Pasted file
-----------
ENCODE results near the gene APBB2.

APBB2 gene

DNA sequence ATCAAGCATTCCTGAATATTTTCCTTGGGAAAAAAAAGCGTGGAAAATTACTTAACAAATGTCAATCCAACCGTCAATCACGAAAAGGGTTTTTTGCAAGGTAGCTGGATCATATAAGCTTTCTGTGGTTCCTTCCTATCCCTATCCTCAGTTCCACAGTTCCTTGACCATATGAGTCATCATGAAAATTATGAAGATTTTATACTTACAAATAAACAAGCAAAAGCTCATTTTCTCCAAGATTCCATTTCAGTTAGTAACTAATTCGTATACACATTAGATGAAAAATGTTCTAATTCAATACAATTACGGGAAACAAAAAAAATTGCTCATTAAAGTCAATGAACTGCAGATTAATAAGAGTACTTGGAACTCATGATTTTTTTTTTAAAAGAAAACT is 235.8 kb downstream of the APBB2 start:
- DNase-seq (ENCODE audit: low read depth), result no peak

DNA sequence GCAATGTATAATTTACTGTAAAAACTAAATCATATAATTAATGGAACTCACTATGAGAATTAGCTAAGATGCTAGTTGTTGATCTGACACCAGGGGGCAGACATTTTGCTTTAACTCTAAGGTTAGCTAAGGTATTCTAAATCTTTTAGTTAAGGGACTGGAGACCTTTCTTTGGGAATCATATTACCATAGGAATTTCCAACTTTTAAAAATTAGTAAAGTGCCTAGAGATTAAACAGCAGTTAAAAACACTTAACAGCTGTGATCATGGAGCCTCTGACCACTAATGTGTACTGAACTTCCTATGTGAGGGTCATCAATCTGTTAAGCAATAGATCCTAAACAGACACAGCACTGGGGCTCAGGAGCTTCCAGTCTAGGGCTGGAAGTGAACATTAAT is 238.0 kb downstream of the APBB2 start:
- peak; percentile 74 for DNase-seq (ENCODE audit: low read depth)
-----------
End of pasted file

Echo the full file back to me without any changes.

ENCODE results near the gene APBB2.

APBB2 gene

DNA sequence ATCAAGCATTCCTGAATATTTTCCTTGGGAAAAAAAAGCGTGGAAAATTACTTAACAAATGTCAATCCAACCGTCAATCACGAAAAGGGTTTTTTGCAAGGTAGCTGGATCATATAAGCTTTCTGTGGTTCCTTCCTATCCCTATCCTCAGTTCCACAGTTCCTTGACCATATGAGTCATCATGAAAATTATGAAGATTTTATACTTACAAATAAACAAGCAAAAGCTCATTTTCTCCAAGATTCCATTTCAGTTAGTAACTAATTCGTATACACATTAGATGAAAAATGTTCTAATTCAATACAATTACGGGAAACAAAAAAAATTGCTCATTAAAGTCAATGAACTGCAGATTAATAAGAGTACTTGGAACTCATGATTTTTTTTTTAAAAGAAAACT is 235.8 kb downstream of the APBB2 start:
- DNase-seq (ENCODE audit: low read depth), result no peak

DNA sequence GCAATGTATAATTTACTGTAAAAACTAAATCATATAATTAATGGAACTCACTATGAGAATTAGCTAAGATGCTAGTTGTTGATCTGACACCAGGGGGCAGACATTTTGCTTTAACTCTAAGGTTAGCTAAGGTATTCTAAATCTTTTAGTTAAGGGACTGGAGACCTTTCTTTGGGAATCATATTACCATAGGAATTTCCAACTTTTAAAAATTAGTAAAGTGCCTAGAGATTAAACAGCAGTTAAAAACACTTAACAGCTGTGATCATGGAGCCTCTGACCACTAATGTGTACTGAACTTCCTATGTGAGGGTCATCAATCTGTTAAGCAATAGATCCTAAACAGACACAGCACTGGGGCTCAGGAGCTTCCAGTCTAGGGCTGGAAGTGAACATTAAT is 238.0 kb downstream of the APBB2 start:
- peak; percentile 74 for DNase-seq (ENCODE audit: low read depth)